We’re there. Right there. Somewhere. Near a ruined castle, as a man fills a rudimentary balloon with hot air and clings on as it climbs and pitches and yaws. And we’re still there. With him, as he looks down on a desolate landscape of swamps and broken woods, like Passchendaele centuries later. He, like the country on which he gazes, is not destined for a soft landing.
So begins Andrei Tarkovsky’s uber-arthouse masterpiece, Andrei Rublev (part of this summer’s retrospective), its opening sequence an extraordinary inspiration for much of the best work in The Revenant and a signal for what Tarkovsky will do later in Nostalgia and The Sacrifice. The film continues, in episodes that sometimes work chronologically and sometimes don’t, the images building into a tapestry depicting Russia, past, present and future, in all its appalling glory. Fleeting through one’s mind as images pile on top of each other never less than visually gorgeous, come thoughts of spirituality, artistic endeavour, friendship, honour, compassion, joy, sex, war, cruelty and, ultimately, love. They crowd the mind, the film demanding that the viewer meets it half way in its work.
An immense bell is cast in an sensational imagining of the sheer effort and elemental complexity of that task as undertaken in the Middle Ages. The works are led by a boy thrust into the role through his chutzpah and desire to save his skin and by his father’s sudden death. On the bell is etched the familiar scene of St George slaying the dragon – is the boy the Georgian Stalin and the bell Russia itself, being called upon, deep in Soviet times, to find its voice and ring again?
There are plenty of Tarkovskyian long takes, but a relentless pace too – not necessarily of narrative, but of imagery, the landscapes filled with people moving in the foreground and the background, battle scenes suffused with the fog of war, life always vibrantly present, yet always hanging by the sliver of princely favour or warlord’s whim. It’s a frighteningly modern evocation of the fate of ordinary people slain as they are caught in the backwash of alliances forming and fading of which they know nothing, shocking in its visceral impact, random in its dispensing of death and salvation.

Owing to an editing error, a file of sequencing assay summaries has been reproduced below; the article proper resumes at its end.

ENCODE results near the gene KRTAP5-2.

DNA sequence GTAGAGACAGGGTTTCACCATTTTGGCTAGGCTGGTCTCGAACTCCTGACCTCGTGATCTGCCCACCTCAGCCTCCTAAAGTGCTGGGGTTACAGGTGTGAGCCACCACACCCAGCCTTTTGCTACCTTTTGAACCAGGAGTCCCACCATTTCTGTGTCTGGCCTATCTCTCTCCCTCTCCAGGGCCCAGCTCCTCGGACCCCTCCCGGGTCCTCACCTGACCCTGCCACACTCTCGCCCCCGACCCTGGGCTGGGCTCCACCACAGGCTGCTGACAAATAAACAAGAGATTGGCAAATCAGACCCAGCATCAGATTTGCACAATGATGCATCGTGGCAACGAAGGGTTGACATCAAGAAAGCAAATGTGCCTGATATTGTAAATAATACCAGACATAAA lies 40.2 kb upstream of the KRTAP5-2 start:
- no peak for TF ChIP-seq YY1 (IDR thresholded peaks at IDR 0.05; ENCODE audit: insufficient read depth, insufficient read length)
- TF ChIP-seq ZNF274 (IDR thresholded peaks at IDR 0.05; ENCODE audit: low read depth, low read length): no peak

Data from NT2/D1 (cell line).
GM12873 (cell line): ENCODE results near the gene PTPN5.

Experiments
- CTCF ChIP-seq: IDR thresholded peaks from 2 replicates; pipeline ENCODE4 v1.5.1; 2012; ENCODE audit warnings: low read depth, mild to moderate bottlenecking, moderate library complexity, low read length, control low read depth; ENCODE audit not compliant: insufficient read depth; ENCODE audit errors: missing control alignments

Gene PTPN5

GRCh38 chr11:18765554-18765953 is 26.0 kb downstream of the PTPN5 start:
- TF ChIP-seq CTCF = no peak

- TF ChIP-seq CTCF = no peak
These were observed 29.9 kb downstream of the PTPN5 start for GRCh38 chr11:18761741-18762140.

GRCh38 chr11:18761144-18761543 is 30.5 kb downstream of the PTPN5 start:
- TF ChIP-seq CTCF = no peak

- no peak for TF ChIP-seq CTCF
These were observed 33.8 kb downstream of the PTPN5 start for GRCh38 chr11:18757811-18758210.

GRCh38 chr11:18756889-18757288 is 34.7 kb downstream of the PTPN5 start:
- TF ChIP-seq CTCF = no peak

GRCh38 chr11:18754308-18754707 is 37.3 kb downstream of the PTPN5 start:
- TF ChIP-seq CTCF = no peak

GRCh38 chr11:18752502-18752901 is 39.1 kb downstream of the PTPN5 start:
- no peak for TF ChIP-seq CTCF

It’s also a totalitarian film (reminding us of how the making of Apocalypse Now descended into a kind of dysfunctional fiefdom) with the director’s hand present at all times, his apparatchik cinematographer the instrument of his complete control. It has nothing in common with the Hollywood epics of today, but does trigger memories of the scale and confidence of Birth of a Nation, but without DW Griffith’s neo-fascist ideology polluting every scene. Over and over again, as the film plays back in your mind, you wonder how it ever got made – technically and politically – its authenticity irrefutable. But how?
Ultimately, it’s a extraordinary cinematic experience, made to be witnessed on a big screen, on grainy film, in the company of others with you for the full three hour runtime, still pinned to our seats as the titles roll by, in indecipherable Russian script. It is cinema as an aesthetic, collective assault on the senses – and, in those terms, it’s never been more ruthlessly conceived and executed.